Caring Currents

Big News for Chemotherapy Patients: Timing is Everything

Last updated:

January 28, 2009
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Image by laffy4k used under the creative commons attribution license.

Big news this week for those of us responsible for scheduling chemo appointments for ourselves or family members. New research conducted at the University of North Carolina at Chapel Hill revealed that the timing of chemo appointments may have an important effect on how well the drugs work to fight cancer.

In short, those taking some of the most common chemotherapy drugs are most likely to get well if they schedule their chemotherapy appointments first thing in the morning.   The reason? This is when the body's cell repair mechanism -- which can help cancer cells fight off the chemotherapy drugs -- is at the lowest ebb.

The drug used in the study was cisplatin -- considered by many to be a "miracle drug" since it cured Lance Armstrong of testicular cancer. However, cisplatin -- one of the main drugs used to treat colorectal cancer, lung cancer, ovarian cancer, and testicular cancer --  doesn't work for one in ten people who take it, and the new study may offer an explanation why.

For years, studies have suggested that the body's circadian rhythms appear to impact the effectiveness of chemotherapy drugs. But experts had no idea why this was so -- and lack of a clear explanation has kept most oncologists from recommending that cancer patients schedule chemotherapy appointments at specific times of day.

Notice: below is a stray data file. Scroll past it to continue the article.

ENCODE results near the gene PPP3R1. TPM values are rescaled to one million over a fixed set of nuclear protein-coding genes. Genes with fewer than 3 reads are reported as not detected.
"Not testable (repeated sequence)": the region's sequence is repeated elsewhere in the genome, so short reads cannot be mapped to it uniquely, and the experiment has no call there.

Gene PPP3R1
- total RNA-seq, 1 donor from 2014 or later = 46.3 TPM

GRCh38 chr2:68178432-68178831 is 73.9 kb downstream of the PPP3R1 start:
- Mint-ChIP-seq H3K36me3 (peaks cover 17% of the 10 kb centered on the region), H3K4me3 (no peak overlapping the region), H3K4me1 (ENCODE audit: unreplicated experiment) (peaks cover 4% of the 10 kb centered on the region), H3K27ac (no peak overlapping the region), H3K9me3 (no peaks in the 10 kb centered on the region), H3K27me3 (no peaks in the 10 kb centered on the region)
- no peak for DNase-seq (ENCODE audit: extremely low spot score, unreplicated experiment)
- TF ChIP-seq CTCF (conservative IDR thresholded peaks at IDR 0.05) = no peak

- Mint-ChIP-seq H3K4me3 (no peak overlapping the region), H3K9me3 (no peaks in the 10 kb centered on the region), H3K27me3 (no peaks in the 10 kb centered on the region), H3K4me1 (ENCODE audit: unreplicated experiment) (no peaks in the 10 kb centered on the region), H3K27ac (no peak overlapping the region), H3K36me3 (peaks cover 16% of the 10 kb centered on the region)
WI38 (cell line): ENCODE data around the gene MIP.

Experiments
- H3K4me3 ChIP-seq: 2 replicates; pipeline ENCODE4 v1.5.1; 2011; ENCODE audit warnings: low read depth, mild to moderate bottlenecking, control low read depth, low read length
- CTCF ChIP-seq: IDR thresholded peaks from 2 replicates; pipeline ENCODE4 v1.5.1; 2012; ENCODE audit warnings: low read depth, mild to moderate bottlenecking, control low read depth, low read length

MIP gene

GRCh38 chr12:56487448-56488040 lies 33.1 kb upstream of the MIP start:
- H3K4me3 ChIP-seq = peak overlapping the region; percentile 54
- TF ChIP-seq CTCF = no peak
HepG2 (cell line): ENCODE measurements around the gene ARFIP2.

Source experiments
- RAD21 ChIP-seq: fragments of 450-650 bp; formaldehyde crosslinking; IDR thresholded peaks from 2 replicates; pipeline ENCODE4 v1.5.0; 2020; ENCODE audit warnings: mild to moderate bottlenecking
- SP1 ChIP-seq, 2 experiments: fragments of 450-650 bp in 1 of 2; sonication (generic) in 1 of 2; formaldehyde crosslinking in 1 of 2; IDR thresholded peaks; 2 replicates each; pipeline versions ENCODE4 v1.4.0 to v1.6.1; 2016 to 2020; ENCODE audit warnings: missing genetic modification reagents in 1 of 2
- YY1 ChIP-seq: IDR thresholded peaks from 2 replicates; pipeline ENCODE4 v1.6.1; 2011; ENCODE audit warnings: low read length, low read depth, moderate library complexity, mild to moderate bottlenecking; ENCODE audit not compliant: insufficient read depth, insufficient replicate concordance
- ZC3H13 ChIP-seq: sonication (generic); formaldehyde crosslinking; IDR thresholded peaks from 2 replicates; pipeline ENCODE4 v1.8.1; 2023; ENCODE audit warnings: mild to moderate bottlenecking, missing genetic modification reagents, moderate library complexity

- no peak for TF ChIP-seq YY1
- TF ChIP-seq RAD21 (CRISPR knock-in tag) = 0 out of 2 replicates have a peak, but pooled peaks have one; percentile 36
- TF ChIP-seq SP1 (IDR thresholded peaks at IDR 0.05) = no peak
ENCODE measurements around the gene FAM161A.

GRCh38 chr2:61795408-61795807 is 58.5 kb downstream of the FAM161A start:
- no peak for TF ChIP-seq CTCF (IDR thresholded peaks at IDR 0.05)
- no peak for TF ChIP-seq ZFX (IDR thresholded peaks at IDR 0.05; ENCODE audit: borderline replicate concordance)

That's now going to change as a result of the new study , believes Aziz Sancar, a physician and professor of biochemistry and biophysics who led the research team. "I believe that within five years, all oncology clinics will use circadian rhythms as a factor when designing chemo regimens," he adds.

While his research was conducted in mice and he's just launching a study in humans, Sancar says if he were caring for a cancer patient, he wouldn't wait -- he'd talk to the doctor about careful timing of chemo appointments now. And experts believe the study has implications for many other  chemo drugs, which also may well turn out to be more effective at certain times of day.

One more thing. Because the cellular repair system Sancar studied prevents many types of DNA damage , experts are now looking at circadian rhythms and sun exposure. Perhaps avoiding the sun at certain times of day -- such as early in the morning -- could help us protect ourselves from skin cancer.   Stay tuned.